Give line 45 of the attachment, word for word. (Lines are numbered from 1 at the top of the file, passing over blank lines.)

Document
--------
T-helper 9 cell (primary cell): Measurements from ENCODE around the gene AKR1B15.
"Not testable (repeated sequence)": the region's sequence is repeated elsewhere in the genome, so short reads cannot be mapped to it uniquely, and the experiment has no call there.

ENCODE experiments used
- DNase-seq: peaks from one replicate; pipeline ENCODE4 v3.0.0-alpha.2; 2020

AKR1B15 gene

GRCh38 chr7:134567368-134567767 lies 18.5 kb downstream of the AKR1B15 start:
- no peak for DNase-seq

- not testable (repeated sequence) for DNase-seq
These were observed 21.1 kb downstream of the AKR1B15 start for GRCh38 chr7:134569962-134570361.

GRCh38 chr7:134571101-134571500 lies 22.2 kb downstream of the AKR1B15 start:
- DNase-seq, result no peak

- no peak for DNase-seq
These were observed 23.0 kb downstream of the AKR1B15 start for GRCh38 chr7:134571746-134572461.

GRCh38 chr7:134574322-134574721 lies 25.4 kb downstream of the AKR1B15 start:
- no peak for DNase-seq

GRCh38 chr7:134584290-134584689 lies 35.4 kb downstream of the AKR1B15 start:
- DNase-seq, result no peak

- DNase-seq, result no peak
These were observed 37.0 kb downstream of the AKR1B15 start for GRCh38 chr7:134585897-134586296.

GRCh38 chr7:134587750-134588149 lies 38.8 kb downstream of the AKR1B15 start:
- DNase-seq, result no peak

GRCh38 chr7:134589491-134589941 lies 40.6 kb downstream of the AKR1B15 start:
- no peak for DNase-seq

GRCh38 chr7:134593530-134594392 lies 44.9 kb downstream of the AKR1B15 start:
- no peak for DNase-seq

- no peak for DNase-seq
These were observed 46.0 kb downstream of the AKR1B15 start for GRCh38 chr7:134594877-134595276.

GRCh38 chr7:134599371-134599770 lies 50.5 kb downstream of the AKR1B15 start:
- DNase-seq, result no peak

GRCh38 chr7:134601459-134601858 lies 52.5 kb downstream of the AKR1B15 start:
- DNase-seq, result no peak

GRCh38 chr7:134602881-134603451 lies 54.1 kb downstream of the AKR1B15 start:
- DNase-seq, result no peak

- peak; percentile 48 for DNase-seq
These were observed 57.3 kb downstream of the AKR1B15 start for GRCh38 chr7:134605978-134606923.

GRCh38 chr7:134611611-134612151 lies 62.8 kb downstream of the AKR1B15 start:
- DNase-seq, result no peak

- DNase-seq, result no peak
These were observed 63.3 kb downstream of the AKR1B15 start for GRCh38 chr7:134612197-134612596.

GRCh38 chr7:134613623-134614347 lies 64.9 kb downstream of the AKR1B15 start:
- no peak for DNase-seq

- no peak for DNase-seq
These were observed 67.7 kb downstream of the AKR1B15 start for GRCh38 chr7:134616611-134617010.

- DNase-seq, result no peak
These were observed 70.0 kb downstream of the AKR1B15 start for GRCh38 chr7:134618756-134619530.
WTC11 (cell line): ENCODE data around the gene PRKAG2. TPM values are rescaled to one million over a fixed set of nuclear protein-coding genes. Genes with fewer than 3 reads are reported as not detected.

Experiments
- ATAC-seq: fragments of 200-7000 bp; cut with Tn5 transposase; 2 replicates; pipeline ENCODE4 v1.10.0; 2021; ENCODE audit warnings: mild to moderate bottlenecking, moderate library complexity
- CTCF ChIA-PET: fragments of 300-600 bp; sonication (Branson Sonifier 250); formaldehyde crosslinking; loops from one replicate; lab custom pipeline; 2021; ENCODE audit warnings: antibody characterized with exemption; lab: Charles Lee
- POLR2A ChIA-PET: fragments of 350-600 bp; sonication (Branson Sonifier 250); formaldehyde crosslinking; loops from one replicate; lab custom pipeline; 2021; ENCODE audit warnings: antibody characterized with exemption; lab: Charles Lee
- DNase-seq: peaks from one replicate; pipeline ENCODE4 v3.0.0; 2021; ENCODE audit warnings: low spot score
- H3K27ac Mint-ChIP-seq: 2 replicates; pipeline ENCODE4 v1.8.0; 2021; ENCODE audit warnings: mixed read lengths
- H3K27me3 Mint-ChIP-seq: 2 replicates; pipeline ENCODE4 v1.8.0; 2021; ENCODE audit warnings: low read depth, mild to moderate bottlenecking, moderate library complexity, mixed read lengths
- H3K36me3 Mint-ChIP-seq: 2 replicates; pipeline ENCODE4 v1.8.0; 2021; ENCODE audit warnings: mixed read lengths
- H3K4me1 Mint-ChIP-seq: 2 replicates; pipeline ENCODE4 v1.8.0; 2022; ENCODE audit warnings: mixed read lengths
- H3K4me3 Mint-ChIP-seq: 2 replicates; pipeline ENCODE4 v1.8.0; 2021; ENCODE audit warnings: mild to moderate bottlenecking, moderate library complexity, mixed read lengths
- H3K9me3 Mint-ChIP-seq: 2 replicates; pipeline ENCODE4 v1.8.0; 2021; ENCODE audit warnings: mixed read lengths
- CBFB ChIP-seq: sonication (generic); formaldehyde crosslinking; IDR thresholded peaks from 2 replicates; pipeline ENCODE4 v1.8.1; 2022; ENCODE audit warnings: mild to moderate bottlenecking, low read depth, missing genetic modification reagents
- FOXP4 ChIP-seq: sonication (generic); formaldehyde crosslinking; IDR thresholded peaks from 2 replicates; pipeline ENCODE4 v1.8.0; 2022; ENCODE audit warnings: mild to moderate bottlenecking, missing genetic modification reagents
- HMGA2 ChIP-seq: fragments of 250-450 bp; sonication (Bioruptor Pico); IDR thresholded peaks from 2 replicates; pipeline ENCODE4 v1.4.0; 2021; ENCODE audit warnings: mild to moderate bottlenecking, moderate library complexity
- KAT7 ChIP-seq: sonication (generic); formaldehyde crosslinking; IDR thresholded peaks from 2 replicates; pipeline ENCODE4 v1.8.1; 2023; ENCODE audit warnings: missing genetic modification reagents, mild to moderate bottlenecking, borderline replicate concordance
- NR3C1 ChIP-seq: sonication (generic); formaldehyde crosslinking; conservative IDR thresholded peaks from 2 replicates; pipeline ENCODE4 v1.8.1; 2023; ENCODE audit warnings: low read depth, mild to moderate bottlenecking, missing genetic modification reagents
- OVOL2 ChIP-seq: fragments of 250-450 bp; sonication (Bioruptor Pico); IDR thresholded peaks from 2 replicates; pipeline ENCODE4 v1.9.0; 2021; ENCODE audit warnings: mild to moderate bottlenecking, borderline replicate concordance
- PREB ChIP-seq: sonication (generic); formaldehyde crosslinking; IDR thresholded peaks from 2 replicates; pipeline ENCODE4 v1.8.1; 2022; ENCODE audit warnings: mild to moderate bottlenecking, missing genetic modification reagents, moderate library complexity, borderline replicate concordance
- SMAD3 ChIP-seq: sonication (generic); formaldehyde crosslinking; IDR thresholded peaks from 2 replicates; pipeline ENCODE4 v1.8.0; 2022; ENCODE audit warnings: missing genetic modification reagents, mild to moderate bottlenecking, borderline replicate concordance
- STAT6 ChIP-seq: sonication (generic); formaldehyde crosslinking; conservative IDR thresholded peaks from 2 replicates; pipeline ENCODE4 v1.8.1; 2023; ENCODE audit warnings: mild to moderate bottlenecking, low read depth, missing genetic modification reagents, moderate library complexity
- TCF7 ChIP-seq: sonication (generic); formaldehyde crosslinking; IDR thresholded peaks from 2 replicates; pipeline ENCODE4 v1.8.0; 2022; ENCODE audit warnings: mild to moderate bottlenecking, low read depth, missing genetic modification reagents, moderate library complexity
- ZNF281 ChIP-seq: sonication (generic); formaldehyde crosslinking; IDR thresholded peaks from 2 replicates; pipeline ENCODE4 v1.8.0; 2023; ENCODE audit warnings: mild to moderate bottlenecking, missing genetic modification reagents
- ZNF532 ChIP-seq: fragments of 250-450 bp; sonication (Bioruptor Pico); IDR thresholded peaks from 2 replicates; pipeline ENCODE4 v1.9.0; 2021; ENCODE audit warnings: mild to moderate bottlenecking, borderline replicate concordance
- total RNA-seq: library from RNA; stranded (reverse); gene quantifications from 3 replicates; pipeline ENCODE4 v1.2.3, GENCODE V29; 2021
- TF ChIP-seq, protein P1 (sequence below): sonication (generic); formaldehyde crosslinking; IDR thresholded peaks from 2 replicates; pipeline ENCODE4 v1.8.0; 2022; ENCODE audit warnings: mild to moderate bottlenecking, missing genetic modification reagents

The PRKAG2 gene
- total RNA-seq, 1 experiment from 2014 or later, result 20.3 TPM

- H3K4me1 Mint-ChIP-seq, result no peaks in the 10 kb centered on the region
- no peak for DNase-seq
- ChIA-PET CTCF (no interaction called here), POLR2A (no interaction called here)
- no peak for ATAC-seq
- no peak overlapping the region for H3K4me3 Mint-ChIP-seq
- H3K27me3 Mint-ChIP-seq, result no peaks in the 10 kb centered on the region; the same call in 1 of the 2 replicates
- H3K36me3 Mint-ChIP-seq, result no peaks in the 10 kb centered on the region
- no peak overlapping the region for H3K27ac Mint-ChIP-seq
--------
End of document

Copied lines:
These were observed 70.0 kb downstream of the AKR1B15 start for GRCh38 chr7:134618756-134619530.